Two devastating floods in six years. In the past year alone, three storms that sent water sloshing into stores on Phoenicia’s Main Street. Is industry to blame, for provoking climate change? Are state and New York City regulators to blame for letting streams grow shallow and wide?
Many local residents say the streams were dredged every year or two in the past, as a means of preventing flooding. But since 1996, the New York State Department of Environmental Conservation (DEC) has prohibited dredging except in specific cases, and then only through an extensive approval process.
“Our mission statement is to figure out what we can do as a group to stop the intense regulation against dredging our streams,” said Shandaken resident Faye Storms on September 10, as she opened the launch meeting of Save Our Shandaken (SOS) at the Copperhood Retreat and Spa on Route 28, west of Phoenicia. “We want to work with the DEP and DEC as partners, not as dictators, so we can get into the streams when we need to maintain them. And they need to be responsible for paying for it.”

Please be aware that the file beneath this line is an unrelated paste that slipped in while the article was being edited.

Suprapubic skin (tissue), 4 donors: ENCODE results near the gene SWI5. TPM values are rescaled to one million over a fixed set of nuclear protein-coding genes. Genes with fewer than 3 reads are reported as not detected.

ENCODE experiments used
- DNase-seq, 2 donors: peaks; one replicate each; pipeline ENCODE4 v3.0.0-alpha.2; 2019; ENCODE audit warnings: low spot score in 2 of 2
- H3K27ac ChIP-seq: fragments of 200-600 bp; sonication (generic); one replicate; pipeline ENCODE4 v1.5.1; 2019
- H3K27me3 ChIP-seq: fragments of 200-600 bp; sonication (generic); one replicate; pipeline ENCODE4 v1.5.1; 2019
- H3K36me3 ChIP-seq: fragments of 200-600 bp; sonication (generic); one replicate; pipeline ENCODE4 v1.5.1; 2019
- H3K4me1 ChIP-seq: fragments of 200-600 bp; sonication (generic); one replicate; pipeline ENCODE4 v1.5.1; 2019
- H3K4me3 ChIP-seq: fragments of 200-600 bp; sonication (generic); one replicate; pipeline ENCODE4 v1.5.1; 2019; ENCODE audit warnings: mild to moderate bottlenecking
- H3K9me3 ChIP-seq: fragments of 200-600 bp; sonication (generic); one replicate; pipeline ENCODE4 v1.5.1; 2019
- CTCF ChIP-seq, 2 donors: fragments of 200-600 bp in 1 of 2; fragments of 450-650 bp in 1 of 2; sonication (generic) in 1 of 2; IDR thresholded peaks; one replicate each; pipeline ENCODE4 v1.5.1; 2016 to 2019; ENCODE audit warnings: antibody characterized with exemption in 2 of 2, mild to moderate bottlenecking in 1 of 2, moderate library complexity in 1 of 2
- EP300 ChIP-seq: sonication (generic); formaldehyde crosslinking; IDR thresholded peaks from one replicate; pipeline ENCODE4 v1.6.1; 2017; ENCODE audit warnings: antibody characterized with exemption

Storms, who owns Blue Barn Antiques and Interiors, and Copperhood owner Elizabeth Winograd chaired the meeting, which was attended by about 30 people. Although representatives from DEC and New York City Department of Environmental Protection (DEP) were invited to the impromptu gathering, none showed up.
Storms cited the success of the Stony Clove dredging, which appears to have prevented flooding on Main Street during Tropical Storm Lee on Wednesday, September 7. “Margaretville and Arkville had flooding again,” she asserted. “We didn’t flood. John Kilb, who lives on the corner of Main Street by the Stony Clove, came to me and said there was no water in his basement for the first time. If we maintain our streams, preventing floods is a no-brainer. I’m sick of watching my land go away. The next flood, or the one after, may take my foundation.”
“It’s nothing new — in Europe, they do it,” added Winograd, whose property was undercut and strewn with massive amounts of rubble by the flood. “We know what one neighbor does can affect another. We need the authorities to oversee what’s done, but they have to communicate with us.”